Cary’s classic column from FRIDAY, JAN 26, 2007
I think I made a big mistake. Home ownership isn’t what I thought it would be.
I am 35 years old, and we recently bought our first house. I have cried every day since. Our house is an older fixer-upper. All I could see when we looked at it was lots of potential. Most of my TV time is spent watching shows like “Flip This House” or “Designed to Sell.” They make it look so easy. There were so many red flags, but for some reason I persisted. I was determined I could do it, and now I am consumed by guilt and regret. My fiancé did not want to buy this house but agreed to because he wanted to make me happy.
We were able to get a mortgage, with no money down, that covered the closing costs. We have no savings and love to spend money. I had it in my mind that this would be a good way for us to get our finances in order, as we would have to start saving money. I know this sounds ridiculous, but I was so consumed with the American dream of owning a house to raise my son in and having the dog, garage, etc., that I lost sight of the true picture.
This dream has turned into a nightmare. I think too much emphasis is put on the ultimate dream of being a homeowner. Along with being a homeowner comes great, great responsibility, and this is a very scary thing. I now feel that maybe I am not cut out to be a homeowner. I doubted myself along the way, but everyone kept saying, “You will be so happy,” and, “It is the best investment you will ever make.”
We have the finances to make the payments and start saving, but I still cannot get past the sadness I feel. Looking back, I never had a great feeling about this, but I blamed it on the amount of work we needed to do on the house and the overwhelming task of moving.
I think we could sell and make what we have put into the house so far, and at this point, I am even willing to take a loss. This is a heavy, heavy burden that has left me feeling so empty. Is this something that will pass, or should I try to get out now so I can get my sanity back? I know I used poor judgment and made a mistake that will not be easily fixed, but I don’t want to spend the rest of my life in this lonely, sad place that I am at right now. Please help.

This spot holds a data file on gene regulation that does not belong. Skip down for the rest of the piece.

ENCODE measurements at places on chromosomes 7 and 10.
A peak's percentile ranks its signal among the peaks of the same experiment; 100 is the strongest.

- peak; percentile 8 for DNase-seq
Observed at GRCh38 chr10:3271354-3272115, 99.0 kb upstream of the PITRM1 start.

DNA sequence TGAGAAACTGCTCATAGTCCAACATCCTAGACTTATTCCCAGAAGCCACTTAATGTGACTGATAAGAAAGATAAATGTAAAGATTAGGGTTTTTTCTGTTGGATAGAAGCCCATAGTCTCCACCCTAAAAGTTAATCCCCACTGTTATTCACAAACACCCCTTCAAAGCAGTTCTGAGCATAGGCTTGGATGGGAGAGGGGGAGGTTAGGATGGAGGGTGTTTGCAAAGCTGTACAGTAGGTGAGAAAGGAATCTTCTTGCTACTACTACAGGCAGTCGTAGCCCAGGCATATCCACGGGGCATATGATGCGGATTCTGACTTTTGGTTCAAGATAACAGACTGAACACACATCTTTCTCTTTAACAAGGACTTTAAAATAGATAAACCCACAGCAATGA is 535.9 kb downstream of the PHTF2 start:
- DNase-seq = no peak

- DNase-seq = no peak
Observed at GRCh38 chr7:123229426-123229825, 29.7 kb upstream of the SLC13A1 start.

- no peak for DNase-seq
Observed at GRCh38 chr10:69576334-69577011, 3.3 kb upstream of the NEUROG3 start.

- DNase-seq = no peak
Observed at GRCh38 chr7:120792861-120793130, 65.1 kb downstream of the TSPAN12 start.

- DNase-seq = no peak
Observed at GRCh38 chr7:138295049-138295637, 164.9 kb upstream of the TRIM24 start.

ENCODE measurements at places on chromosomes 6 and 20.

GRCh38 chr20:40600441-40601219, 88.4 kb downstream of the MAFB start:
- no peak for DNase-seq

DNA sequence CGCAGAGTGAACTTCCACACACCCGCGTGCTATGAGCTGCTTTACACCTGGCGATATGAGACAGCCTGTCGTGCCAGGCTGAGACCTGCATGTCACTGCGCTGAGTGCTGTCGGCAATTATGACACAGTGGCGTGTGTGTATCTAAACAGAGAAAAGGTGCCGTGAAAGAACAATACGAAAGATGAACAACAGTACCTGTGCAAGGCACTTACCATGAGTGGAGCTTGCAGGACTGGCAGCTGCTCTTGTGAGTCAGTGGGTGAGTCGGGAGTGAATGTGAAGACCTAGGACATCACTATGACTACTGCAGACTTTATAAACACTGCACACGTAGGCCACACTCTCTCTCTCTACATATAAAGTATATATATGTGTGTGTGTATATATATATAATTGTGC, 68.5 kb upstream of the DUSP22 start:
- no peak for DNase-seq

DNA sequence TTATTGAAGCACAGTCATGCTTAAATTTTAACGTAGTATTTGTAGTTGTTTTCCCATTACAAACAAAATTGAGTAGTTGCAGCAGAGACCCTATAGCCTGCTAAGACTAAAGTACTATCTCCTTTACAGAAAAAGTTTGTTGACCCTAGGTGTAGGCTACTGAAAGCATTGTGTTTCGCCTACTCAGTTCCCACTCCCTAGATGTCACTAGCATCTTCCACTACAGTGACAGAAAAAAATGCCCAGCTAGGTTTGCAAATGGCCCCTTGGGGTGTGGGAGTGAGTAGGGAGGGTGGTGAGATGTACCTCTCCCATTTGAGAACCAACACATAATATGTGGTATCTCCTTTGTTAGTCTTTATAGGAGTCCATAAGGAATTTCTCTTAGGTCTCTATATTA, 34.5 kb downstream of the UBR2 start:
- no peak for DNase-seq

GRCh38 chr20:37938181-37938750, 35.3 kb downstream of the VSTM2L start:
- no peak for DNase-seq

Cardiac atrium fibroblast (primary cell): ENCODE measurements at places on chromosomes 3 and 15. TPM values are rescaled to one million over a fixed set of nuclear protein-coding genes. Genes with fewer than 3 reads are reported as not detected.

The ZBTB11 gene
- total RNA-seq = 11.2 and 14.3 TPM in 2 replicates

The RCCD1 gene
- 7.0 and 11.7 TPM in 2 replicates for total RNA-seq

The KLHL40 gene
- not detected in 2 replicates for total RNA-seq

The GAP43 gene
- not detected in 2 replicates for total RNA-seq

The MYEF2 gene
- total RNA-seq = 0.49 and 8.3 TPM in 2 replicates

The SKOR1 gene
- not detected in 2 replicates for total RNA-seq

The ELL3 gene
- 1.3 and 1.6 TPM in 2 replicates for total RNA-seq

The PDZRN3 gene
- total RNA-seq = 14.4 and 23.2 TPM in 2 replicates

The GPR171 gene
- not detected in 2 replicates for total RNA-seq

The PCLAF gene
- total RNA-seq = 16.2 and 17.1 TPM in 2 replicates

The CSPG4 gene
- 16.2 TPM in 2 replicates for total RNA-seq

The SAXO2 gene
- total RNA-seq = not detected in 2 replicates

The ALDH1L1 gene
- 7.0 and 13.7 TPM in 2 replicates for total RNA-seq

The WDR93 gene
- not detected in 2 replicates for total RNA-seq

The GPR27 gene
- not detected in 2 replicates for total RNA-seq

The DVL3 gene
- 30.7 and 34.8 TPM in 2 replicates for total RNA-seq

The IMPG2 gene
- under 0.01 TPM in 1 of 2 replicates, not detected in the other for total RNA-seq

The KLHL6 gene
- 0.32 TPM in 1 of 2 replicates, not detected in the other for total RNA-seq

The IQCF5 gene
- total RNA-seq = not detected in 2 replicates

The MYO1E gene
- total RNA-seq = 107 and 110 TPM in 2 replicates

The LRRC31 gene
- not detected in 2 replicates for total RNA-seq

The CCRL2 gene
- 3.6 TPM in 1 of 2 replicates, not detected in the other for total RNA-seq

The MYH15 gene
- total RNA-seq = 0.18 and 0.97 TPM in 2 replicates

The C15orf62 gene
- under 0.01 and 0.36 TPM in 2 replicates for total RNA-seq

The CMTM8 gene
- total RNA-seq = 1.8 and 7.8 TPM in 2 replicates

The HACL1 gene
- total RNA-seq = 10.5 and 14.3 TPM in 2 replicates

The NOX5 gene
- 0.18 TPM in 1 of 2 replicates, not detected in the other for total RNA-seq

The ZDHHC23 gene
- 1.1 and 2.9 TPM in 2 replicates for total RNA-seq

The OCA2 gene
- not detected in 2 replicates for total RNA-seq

If you are crying every day and you feel much guilt and remorse, I would suggest getting checked out to see if you are having more than just the usual “I just bought a house” jitters. Do you have someone you can go to — a psychiatrist or clinical psychologist? It might be nothing, but it might be biochemical in nature. It’s always best to find out.
I’m no doctor. That’s why I’m suggesting you see one.
I’m no paragon of emotional stability, either, and I do recall feeling Oh My God What Have We Done after my wife and I purchased our first — and only — house in 1997. There was some feeling also of letdown after intense drama. Houses act powerfully on the psyche, that’s for sure.
So check in with somebody, a psychotherapist or psychiatrist. It may be something as simple as a hormonal letdown after months of anxiety and adrenaline-fueled highs; you may just need to spend a month eating three square meals a day, exercising and getting eight hours sleep.
Barring anything biochemical, perhaps things in your psyche have come together in this house-buying experience in a kind of perfect storm. Houses can bring all our insanities together within four walls, consolidating all our emotional debt into one huge monthly freakout. And maybe that’s what it is. The house could also be a metaphor for your ambivalence about commitment versus staying free, and all your fear about being tied down and not having choices — and you have a son and a fiancé, which indicates you may also be teetering on the brink of marriage/not marriage. Perhaps you’ve avoided this kind of panic before by not pulling the trigger.
But you wanted to see if you could do it and you did it. Good for you. I do that too. I want to see if I can do it because I’ve never done it before and always wondered. Like doing a remodel: Wonder what that’s like. Now I know. It makes your house pretty. But you go insane.
We adults do these things. We move big sums of money around. We make debt. We have kids. We do big adult things that that are hard to reverse. It’s not play. Maybe that’s what makes it scary: Play is reversible; you can start the game over again; you can knock down a Lego house and build it right back up again. But a real house is a house is a house is a house.
Up to a point. You do have a choice. The house is the house is the house — but only if you let the house be the house be the house. You can always sell the house sell the house sell the house. (Is there an editor in the house? Will somebody please stop me stop me stop me?)
The house can go away is what I’m saying, and you will still be the same person. You may be right that home ownership is not all it’s cracked up to be. You can say, You know what, I’d rather rent. Who needs all this responsibility? (Personally, I give serious thought to the joys of carefree apartment living about once a day.)
So take a deep breath and say out loud, I can always sell the house. I don’t have to do this if I don’t want to.
Say out loud: Either way I will be OK.
The house is not going to kill you. It’s just a place to sleep at night.